Nonstop action runs smack into ‘dead period’ wall
April 30, 2009
CAMP FOSTER, Okinawa — And then there came ... nothing.
After seven weeks of playing as many as six matches in an eight-day period, sports teams in Japan and South Korea — mainly soccer, but other sports, too — now are at the cusp of a "dead period," with Advanced Placement tests slated the first two weeks of May.
No games on AP test days. Limits on travel to play games on weekends. Even practices are shortened in some cases, all designed to help students prepare for AP exams.
And after the "dead period"? They go right back to full speed for the Kanto Invitational track and field meet and baseball tournament May 15-16 and DODDS-Pacific Far East soccer tournaments May 18-22.
"You’re accustomed to playing, playing, playing, then you slam on the brakes, then try to play again, five days, two matches a day at Far East," Nile C. Kinnick girls soccer coach and athletics director Nico Hindie said. "It’s tough."
The "dead period" is the result of DODEA leadership approving a series of recommendations made last summer by DODEA’s AP Task Force. Among them, according to Far East Activities Council chair Don Hobbs:
No games May 4-7 and May 11-13. Games may be played locally May 8-9 and May 14-16. No overnight travel for games in far-flung locales. Practice is permitted, but allowances must be made for students taking tests.
The change created a scheduling nightmare, Hindie and other ADs said. Hindie’s Red Devils played eight matches in 12 days, "and that includes four 12-hour bus rides," he said.
"It’s horrendous. We’ve suffered injuries this year. It’s hard for them to recover when all they’re doing is playing," Hindie said. "On the flip side, I’m glad we have the two weeks off so we can recover. But they should not have happened in the first place."
By the same token, teams will have to shake off rust from the "dead period." "Two weeks is a long wait, especially right before the tournament," Hindie said. "The timing is the worst part of all."
"They have good reasons for limiting it, but it hurt us for scheduling," said Zama American AD Ed Fogell, whose girls soccer team faced a six-match, 10-day stretch. "That gets to be a lot."
Baseball also faces the lack of window problem. Fogell cited a rainout last Saturday, umpires not showing up for another doubleheader and confusion with a team about another. "We can’t reschedule," he said.
Hobbs says he can "understand and appreciate the difficulty in scheduling, especially where schools have to travel a distance." But he says people have to be "imaginative and creative" with scheduling.
"And I don’t see this going away quickly," Hobbs said. The AP task force’s recommendations got the "stamp of approval from DODEA highers-up and they wanted to make sure we follow through on this."
With few exceptions — a Zama at Yokota baseball doubleheader on May 5 and weekend baseball games in Korea May 2 at Daegu American and May 9 at Camp Humphreys — a quick look at the Pacific sports schedule shows all teams and sports falling in line.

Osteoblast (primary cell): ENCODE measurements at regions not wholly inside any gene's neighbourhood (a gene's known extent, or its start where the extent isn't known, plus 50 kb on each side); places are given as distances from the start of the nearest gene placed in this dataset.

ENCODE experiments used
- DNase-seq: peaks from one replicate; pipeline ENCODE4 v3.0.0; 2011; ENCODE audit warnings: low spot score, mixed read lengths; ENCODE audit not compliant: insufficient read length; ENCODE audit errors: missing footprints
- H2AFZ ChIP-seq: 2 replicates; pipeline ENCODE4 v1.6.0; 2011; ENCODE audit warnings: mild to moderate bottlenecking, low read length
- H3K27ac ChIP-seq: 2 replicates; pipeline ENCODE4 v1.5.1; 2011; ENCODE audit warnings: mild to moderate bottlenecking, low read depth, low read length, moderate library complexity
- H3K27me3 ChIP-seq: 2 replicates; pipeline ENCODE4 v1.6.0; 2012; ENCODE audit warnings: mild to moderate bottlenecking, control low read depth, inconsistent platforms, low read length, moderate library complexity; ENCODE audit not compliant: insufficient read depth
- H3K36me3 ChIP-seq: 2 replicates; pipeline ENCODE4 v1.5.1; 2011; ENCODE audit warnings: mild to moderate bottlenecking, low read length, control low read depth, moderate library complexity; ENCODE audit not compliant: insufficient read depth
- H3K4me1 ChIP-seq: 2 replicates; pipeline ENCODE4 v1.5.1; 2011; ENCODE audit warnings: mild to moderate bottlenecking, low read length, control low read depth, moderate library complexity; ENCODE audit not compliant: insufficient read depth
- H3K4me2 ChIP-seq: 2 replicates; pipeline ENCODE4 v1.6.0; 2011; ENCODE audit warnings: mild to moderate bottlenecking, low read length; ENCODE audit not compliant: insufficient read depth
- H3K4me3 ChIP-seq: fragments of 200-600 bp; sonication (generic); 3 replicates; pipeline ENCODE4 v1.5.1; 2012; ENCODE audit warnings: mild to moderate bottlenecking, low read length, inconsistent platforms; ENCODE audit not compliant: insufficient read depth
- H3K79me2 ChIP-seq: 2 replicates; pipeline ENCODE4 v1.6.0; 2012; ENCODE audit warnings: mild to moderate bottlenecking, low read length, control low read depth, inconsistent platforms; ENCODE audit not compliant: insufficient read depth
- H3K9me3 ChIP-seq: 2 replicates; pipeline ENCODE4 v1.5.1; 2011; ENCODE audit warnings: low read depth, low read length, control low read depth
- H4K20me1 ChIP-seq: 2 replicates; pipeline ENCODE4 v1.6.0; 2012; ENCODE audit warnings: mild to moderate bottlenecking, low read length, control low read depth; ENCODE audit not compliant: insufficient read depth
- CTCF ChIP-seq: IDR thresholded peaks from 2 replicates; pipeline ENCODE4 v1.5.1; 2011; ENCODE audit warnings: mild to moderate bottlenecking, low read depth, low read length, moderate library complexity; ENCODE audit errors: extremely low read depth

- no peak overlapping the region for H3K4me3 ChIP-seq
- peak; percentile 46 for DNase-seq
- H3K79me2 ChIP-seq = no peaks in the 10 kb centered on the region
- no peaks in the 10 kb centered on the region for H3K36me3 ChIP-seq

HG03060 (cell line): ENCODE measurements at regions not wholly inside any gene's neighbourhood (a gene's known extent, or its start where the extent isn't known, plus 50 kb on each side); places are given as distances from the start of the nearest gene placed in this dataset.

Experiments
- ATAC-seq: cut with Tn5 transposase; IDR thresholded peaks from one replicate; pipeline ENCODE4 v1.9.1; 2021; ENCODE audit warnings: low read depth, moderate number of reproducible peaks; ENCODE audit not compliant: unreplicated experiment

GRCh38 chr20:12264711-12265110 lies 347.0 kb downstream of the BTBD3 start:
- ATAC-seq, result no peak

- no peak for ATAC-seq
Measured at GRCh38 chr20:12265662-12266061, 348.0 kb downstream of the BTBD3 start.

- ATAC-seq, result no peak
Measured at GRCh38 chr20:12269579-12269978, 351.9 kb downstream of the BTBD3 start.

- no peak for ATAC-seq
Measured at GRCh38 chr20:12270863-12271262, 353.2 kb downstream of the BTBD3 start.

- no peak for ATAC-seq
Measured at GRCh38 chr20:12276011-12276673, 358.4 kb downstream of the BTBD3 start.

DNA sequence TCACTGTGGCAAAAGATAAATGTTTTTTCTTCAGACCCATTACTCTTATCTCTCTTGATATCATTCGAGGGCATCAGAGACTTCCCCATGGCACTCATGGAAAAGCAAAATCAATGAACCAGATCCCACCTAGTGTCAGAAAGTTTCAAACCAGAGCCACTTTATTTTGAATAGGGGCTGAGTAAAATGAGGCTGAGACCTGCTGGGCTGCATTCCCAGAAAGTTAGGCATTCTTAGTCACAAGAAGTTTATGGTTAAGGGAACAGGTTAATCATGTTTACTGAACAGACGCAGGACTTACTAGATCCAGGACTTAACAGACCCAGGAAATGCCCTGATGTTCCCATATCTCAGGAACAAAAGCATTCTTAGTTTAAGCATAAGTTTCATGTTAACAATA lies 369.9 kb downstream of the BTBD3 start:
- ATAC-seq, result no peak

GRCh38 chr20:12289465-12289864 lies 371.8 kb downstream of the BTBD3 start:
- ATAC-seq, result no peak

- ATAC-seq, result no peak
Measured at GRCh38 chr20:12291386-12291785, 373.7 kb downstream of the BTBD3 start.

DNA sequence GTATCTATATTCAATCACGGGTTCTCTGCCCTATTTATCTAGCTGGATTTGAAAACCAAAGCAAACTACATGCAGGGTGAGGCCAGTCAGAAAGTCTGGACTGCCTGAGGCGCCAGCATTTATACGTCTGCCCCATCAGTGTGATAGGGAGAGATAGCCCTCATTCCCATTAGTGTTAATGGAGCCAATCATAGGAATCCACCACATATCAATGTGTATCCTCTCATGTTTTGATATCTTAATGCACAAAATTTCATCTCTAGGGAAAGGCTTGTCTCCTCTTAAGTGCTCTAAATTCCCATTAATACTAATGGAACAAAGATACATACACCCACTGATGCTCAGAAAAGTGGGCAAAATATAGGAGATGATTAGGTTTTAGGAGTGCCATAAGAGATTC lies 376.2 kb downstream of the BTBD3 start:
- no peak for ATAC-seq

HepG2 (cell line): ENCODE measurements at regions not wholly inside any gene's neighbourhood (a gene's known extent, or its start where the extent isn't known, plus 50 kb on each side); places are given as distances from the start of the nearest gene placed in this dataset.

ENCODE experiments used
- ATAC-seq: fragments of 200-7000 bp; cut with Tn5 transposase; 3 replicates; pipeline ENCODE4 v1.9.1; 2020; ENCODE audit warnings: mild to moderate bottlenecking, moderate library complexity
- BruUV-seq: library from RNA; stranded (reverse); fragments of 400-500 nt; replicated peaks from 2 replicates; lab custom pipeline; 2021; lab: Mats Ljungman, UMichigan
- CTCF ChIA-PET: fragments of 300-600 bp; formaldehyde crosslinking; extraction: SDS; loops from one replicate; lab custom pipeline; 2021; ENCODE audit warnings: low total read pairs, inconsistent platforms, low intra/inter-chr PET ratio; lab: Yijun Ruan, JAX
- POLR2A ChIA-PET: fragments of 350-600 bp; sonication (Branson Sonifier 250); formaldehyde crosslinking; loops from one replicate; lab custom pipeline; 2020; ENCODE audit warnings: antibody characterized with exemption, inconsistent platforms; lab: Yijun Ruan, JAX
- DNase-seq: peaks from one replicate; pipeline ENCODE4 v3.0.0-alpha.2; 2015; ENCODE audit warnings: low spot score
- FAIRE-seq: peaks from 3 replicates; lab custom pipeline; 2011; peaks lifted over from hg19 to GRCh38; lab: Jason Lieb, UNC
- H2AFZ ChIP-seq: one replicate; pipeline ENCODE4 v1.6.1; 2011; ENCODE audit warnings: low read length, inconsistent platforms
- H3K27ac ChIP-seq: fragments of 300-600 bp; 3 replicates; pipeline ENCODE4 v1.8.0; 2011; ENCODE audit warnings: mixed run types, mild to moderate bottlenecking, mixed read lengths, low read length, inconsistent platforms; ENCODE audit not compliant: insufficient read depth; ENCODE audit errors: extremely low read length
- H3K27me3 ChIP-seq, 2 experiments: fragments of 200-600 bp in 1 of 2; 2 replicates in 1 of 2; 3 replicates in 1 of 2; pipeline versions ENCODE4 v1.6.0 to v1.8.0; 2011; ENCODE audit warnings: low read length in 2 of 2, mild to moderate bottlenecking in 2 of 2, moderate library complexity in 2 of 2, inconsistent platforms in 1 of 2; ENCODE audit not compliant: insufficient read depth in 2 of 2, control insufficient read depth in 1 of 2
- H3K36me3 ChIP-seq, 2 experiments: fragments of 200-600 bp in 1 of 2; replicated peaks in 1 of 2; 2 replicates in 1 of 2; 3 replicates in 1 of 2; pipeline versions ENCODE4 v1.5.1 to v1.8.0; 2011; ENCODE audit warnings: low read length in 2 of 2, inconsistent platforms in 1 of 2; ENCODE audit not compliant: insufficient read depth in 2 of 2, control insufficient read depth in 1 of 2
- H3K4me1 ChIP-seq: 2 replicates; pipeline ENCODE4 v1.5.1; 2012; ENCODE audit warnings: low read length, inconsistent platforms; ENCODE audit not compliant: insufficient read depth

The go-stop-go is old hat for Korea soccer teams. Since its inception in 1972, the Korean-American Interscholastic Activities Conference has long mandated: No matches of any kind in May. Besides AP tests, many KAIAC international schools feature the International Baccalaureate program, which keeps an even tighter rein on activity in May.
"We’re trying not to slam on the brake," Daegu coach Ed Thompson said. "We do a lot of things, scrimmage with the boys team, that’s all we’ve got. We have to make the most of what we have."
But it still isn’t easy for coaches. Daegu’s girls, 2007 Class A Tournament champions and runner-up last year, had six matches the first eight days of the KAIAC season, mostly against bigger schools.
"It’s always tough for us. Every year, it’s the same story," Thompson said.
So, what, if anything, can be done to alleviate the problems?
"Personally, I would love to see them [players] be student-athletes and balance it, the challenge of trying to balance your academic workload with your sports obligations," Fogell said. "But it’s not my decision."
"What about teams that don’t have anybody taking AP exams? That doesn’t really seem fair. … I wish there was a solution, but I don’t see one at this point," said Matthew C. Perry boys soccer coach and AD Mark Lange.
He noted that while Kanto Plain teams can at least play one another on weekends, outlying Japan schools such as Perry, E.J. King and Robert D. Edgren "are definitely at a disadvantage."
In the face of that, what advice can a coach who’s been there, done that, give to those about to embark on that journey for the first time?
Motivation isn’t much of a problem, Thompson said. "Far East has always been our ultimate goal," he said. "That’s the focus all year. For me, it’s easy to keep them motivated."
It’s the intensity level, Thompson said, that coaches have to watch. "You’re on a wave and you don’t want to back down off it right before a tournament. Keep the level of intensity up that you’ve had all season. Don’t get complacent. Don’t put things off."